Life Insurance – Divorced ex sues new wife for husband’s life insurance
Scott v. Scott. (February 2018)
Roseann’s marriage to Melvin Scott was dissolved. Their separation agreement provided that Melvin’s life insurance policies were to be
maintained until Roseann remarried. If Roseann remarried, Melvin could change the beneficiary to whomever he wished. A Prudential life insurance policy was the policy at issue in this case. After the divorce, Melvin married Donna and remained married to her until his death. Roseann never remarried. Before Melvin died and decades after his divorce from Roseann, Melvin changed the named beneficiary on his life insurance policies to Donna. Melvin died and Donna received the proceeds from his life insurance policies.
Roseann sued Donna in Mesa County District Court, alleging Donna committed civil theft, conversion, and unjust enrichment. Donna moved to dismiss Roseann’s claims, arguing that Roseann’s claims failed to state a legal claim upon which relief could be granted and that Roseann had failed to join Melvin’s estate, a necessary party. The district court granted the motion to dismiss.
On appeal, the Court of Appeals examined whether Roseann had stated facts sufficient to withstand the motion to dismiss the claim for civil theft. To state a claim for civil theft, a plaintiff must allege the elements of criminal theft, which requires the specific intent of the defendant to permanently deprive the owner of the benefit of his or her property. Roseann made a single, conclusory allegation, repeating the language in the criminal theft statute, that Donna acted with the intent to commit civil theft. The Court concluded that, without more specific facts being alleged in the complaint, the allegation which simply parroted the law was not entitled to the assumption of truth, and the district court did not err in dismissing the civil theft claim.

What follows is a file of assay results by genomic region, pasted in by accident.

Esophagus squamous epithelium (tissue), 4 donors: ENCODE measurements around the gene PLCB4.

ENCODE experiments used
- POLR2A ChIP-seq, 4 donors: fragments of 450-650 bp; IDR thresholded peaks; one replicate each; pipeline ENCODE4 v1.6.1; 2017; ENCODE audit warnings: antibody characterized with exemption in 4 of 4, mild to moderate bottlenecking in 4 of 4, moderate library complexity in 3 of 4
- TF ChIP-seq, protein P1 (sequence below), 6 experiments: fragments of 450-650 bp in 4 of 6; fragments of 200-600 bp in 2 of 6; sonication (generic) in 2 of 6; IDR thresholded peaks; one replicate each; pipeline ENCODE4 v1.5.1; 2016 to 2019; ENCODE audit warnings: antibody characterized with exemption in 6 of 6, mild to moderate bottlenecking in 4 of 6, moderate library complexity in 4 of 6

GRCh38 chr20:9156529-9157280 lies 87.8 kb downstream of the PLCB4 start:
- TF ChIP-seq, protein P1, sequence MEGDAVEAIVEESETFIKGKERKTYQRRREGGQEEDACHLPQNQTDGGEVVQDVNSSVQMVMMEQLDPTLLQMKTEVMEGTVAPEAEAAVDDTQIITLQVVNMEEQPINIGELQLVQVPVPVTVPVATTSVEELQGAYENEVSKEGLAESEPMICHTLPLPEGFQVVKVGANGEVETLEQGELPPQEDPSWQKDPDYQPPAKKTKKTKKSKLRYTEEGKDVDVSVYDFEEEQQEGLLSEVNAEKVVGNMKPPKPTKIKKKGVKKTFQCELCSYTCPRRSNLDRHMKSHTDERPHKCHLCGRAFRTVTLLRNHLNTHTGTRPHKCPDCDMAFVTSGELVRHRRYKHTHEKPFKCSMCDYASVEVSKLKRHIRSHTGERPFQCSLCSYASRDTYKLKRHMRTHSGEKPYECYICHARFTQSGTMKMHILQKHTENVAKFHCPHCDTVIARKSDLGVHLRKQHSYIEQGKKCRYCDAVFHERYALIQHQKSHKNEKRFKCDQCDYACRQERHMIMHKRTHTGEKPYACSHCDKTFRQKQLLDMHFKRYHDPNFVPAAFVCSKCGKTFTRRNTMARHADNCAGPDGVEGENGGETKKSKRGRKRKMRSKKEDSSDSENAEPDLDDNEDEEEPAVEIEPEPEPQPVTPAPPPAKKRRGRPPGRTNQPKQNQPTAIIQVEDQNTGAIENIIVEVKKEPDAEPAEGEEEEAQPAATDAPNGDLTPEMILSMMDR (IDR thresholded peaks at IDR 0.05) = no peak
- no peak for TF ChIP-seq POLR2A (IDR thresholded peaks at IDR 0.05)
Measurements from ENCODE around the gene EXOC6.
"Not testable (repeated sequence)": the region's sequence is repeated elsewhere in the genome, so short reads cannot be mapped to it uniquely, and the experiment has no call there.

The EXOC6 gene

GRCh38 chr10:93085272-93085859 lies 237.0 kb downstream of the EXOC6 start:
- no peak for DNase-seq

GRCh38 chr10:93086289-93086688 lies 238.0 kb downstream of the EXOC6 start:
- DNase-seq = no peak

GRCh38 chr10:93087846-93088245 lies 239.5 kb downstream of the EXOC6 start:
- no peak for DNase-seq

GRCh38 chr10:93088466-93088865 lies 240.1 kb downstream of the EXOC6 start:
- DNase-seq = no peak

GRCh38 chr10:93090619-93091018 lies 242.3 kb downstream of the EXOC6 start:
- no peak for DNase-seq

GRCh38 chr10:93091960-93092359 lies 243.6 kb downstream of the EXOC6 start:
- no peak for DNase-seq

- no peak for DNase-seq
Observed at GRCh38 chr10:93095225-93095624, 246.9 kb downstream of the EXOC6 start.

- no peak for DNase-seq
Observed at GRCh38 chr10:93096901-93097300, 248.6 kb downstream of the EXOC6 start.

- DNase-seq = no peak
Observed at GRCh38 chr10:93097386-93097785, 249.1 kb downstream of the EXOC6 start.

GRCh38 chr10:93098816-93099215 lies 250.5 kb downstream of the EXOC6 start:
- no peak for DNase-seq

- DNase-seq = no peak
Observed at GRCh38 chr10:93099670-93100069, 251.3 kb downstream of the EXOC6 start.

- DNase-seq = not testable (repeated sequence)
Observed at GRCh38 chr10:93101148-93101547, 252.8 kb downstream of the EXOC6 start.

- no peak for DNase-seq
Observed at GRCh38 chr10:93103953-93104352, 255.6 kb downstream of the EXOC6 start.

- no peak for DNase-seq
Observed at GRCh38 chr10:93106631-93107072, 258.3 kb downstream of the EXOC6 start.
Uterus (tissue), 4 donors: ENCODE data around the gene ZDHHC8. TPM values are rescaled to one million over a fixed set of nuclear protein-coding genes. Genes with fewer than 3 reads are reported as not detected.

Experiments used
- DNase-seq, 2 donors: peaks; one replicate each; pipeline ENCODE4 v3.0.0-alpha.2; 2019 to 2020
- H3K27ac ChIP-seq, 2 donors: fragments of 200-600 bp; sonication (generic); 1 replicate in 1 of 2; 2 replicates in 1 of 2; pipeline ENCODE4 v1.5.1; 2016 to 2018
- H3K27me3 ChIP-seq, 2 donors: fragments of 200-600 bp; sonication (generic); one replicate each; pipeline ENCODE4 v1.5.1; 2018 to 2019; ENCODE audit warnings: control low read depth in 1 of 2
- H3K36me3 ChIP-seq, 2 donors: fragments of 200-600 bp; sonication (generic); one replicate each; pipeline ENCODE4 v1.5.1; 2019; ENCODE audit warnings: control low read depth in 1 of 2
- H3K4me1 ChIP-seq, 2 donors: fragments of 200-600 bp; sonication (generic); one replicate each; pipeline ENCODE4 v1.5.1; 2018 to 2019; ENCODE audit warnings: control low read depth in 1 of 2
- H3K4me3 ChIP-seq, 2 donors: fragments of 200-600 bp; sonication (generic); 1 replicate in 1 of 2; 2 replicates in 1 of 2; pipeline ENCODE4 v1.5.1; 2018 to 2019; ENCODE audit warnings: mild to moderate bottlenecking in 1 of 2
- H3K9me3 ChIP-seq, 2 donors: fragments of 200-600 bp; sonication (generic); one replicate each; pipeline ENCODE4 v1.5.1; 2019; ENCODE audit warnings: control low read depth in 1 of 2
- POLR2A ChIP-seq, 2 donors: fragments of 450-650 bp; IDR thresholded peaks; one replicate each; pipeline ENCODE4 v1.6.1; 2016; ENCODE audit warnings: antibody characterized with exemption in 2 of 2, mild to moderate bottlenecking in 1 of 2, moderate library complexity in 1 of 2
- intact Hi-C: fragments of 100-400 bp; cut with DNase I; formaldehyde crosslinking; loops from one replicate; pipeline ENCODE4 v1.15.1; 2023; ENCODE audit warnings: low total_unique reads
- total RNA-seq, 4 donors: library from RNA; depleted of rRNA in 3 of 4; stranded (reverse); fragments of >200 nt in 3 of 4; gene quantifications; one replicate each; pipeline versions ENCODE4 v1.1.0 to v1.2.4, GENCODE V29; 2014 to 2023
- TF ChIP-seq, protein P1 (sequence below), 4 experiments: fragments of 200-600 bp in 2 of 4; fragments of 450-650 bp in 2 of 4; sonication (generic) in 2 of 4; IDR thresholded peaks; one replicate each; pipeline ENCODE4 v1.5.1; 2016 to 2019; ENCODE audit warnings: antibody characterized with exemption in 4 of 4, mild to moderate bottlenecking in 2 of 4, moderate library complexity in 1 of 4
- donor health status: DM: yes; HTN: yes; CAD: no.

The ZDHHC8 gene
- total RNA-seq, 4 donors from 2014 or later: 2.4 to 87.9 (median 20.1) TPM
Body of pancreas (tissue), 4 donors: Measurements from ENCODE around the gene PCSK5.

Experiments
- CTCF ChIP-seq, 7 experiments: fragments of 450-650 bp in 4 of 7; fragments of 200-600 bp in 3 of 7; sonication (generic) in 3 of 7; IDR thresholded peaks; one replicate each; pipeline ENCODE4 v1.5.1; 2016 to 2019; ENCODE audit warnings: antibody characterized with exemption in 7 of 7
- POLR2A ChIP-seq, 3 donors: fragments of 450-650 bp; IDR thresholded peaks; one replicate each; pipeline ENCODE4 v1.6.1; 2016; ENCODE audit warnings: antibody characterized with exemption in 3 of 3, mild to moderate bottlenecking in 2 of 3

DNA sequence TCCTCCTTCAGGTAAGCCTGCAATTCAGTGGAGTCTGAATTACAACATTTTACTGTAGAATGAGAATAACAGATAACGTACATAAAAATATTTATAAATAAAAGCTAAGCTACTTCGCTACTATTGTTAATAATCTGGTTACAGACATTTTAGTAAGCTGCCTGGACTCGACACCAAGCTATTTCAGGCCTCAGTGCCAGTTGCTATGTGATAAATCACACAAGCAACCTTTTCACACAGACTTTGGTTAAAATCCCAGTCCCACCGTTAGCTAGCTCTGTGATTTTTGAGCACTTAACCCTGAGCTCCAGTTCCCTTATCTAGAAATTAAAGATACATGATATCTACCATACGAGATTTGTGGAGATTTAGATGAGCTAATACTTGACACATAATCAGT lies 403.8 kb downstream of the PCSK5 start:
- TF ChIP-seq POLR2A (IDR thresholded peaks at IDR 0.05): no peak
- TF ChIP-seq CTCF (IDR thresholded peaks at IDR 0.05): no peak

Conversion is a claim that another person intentionally interferes with possession or ownership of property belonging to another person. A claim of conversion, unlike civil theft, does not require that the convertor act with the specific intent to permanently deprive the owner of her property. Even a good faith recipient of funds who receives them without knowledge that they belonged to another can be held liable for conversion. Here, Roseann adequately alleged that Donna’s control over the Prudential policy proceeds were unauthorized because of the separation agreement language and Donna’s refusal to return the allegedly converted funds.
Similarly, the Court concluded it was error to dismiss Roseann’s claim for unjust enrichment. In general, a person who is unjustly enriched at the expense of another is subject to liability to make restitution. Here, Roseann alleged that Donna received a benefit that was promised to Roseann in the separation agreement and it would be inequitable for Donna to retain the funds.
The Court held that Melvin’s estate was not a necessary party because Donna had possession of the life insurance proceeds at issue, and thus complete relief can be accorded between Roseann and Donna, without a lawsuit against Melvin’s estate. In addition, the life insurance proceeds were never a part of Melvin’s estate assets and therefore the estate has no interest in those proceeds.
Summary From THE COLORADO LAWYER